Ned Bouhalassa wrote:What I would like to know is why you need 3 of them?
History - I'm in my 40's and literally one of those 'children of Cosmos / Vangelis / Jarre / Tomita ...'. So in the early 90's you could pick up a broken CS80 for perhaps 500 - 1000 quid. As they arose I bought a few of them, I actually bought 4 - and as I started to earn some money in a day job and even some money though music too - realised I could start to afford to have them serviced. Actually - one of the CS80 I bought from LA (I live in Dublin, Ireland) - arrived in unbelievably good condition - and I paid just $3000 for it. When I sent it over to Kent Spong for a service he had only minor work to do on it, and suggested to me at the time that that CS80 was perhaps in the top 5 CS80s in the world, condition wise. So I got lucky with that.
But the other one mentioned in the post above nearly drove Kent to distraction - he did an amazing job on it - but even shipping it would introduce new problems. It took three trips to London and three restorations / major-services - eventually with me brining it there personally and back wrapped in duvets, to get it stable. I bought that one in 1994 and it has only been working reliably in my facility for two years ! But its in one of my two music rooms, working beautifully as we speak.
So to finally answer your question - I am old enough to have bought CS80s when they were in ragged order in the 90's, and spent the past decade or two having them restored. So as and when they'd crop up I'd nab them, in the hope that if I bought a few I'd at least have one good one, and thankfully Kent Spong and Richard Lawson are so good at what they do that after all this time I find myself owning three that are working perfectly (though the last of them is in London and I drive to Kent this autumn to collect it!).
So regarding the price - for any given perfectly working CS80, I assure you, there is a long and expensive story behind it. They require years of nursemaiding back to health - and though RL and KSR charge hefty prices for a fully serviced one, I can assure you, with 100% honesty, that with the amount of effort they put into each of my CS80s, I feel they have been paid a mere fraction of what they deserve; and far FAR less, per hour, than any other standard service in any other walk of life.
At this stage there are perhaps 500 - 800 working CS80s in the world. Each originally cost (in today's terms) about £30,000 when they were released. So if they cost well above £10,000, I can assure you, they are not overly priced. For my most troublesome CS80 (CS80-1 as it's know to me, Kent and Richard) I've spent in excess of £4000 in shipping alone to have it serviced back to full health).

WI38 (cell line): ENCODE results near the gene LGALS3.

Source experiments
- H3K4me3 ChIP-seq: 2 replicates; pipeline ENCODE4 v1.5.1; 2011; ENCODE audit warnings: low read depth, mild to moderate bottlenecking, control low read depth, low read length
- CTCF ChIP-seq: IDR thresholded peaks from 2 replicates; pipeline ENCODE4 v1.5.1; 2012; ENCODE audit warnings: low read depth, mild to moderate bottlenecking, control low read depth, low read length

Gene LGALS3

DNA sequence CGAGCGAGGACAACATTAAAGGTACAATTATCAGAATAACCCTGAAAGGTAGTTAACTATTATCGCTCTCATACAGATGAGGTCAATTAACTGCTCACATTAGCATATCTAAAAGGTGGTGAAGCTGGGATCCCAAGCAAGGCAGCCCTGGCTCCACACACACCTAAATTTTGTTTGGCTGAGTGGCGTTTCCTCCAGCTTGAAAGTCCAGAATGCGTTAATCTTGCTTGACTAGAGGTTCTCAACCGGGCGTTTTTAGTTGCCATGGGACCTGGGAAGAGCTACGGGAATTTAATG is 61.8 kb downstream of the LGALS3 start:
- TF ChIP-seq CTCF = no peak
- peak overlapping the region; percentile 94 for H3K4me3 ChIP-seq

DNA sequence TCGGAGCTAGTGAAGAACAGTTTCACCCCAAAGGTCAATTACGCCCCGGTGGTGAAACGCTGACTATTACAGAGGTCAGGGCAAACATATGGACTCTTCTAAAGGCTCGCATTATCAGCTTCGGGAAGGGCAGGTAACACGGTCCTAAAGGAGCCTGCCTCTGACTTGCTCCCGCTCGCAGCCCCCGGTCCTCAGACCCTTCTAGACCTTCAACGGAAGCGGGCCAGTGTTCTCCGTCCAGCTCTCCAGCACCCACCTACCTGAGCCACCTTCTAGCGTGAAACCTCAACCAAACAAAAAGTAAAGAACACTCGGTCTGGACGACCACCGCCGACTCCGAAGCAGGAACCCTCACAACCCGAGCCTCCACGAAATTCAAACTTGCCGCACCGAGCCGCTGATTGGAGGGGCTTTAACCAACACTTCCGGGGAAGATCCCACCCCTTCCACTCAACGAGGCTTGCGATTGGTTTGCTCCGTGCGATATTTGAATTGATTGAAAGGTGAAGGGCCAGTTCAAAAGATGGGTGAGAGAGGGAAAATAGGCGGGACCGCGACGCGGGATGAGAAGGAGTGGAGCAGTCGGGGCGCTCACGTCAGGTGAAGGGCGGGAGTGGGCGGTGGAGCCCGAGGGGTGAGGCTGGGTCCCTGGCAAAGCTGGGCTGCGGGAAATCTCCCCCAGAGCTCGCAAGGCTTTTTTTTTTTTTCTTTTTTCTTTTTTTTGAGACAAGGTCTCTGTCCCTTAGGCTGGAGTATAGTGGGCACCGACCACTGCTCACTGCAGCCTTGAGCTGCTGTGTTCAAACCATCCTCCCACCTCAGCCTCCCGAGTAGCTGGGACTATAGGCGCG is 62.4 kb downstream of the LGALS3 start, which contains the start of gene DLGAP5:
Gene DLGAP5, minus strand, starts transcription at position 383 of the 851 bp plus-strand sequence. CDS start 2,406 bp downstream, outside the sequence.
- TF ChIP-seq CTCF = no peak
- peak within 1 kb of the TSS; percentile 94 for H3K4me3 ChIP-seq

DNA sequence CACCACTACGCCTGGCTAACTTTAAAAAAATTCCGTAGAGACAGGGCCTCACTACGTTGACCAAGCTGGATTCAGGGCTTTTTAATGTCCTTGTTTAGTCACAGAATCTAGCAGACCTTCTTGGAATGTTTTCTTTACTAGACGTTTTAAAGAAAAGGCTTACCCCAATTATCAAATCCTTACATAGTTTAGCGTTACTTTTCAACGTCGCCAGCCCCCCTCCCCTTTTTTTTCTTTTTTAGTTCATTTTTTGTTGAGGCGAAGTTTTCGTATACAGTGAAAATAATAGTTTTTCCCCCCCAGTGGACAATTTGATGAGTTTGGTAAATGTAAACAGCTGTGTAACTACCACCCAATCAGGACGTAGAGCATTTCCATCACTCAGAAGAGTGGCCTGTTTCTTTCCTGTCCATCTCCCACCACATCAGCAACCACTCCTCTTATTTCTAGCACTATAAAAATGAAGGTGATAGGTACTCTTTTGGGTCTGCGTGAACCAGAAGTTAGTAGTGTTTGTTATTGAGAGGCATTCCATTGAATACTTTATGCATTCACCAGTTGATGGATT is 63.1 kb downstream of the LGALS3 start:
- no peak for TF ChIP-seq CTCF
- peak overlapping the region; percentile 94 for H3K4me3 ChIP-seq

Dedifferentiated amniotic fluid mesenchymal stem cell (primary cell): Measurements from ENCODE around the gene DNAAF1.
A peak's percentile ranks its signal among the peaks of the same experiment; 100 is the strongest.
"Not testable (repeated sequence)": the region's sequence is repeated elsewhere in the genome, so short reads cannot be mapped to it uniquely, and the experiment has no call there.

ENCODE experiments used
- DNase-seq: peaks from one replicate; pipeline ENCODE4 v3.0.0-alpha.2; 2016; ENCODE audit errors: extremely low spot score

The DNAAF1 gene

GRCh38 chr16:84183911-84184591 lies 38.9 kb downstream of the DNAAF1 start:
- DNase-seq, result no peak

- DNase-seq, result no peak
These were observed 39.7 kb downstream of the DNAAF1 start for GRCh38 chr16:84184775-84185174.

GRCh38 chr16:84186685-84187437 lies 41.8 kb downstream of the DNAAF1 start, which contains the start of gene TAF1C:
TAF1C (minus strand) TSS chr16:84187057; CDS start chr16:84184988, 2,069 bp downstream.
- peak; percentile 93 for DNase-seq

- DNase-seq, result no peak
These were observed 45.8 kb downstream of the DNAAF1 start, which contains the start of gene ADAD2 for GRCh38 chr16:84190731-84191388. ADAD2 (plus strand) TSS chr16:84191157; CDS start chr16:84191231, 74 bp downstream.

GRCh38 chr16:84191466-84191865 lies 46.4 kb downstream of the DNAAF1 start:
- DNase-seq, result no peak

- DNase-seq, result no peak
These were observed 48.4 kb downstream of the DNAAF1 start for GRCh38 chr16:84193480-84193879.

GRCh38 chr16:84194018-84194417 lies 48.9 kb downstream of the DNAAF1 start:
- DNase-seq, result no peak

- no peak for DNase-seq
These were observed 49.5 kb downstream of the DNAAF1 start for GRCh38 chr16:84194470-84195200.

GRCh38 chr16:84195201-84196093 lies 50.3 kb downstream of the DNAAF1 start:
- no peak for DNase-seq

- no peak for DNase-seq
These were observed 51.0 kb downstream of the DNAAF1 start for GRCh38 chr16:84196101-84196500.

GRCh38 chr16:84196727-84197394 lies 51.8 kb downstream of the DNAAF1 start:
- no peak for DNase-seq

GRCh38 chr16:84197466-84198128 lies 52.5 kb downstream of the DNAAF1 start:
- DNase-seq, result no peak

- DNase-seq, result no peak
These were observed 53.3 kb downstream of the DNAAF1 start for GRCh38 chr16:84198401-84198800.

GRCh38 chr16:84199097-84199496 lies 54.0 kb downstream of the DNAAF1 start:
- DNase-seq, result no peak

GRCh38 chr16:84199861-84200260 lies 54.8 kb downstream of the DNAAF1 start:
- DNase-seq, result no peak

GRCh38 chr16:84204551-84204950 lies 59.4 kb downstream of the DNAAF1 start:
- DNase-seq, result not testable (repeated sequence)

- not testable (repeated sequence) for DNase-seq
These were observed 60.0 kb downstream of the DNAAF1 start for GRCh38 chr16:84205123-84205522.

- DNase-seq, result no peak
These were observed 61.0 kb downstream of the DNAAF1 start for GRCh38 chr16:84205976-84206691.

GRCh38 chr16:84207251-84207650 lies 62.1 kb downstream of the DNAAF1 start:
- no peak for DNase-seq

I realise this all reads a bit OTT, but I didn't start out intending all of this - it has just become a labour of love over the years - I earnestly want a CS80 for composing, for pragmatic reasons, and not for collecting reasons, but these instruments need essentially a life long commitment. I've had dreams, and nightmares, about these things. So pricing them is always going to be tricky, and I ask you to bare that in mind when you see them up for sale - I can assure you that many if not most owners will have similar stories (or else their CS80 is not as stable as they make out or as it may appear and you'll have to get work done on it post sale !).
@CZ Rider - that;s a stunning, classic, setup. And it demonstrates something that isn't widely thought about regarding CS80's. That is - it's so big and bulky, with such a good keyboard and set or performance controllers, that you feel you are 'pulling up' to a real musical instrument as you sit at it - like pulling up to a Fender Rhodes, a Piano or a Hammond B3. Yamaha were thinking 'musical instrument' and not 'synthesizer'. Sitting at a JP8, OBXA and so on is great - but it's a different type of experience sitting at a CS80. You pull up to it, get comfortable, and explore the permanence of that performance environment. It's one of the reasons why so much of Vangelis' music on CS80 is so substantial - it's associated with the way he was sitting, playing and performing - very similar to the way you feel sitting at a piano. They literally do not build them like that any more (perhaps the Waldorf Wave and Schmidt are similar in that experience).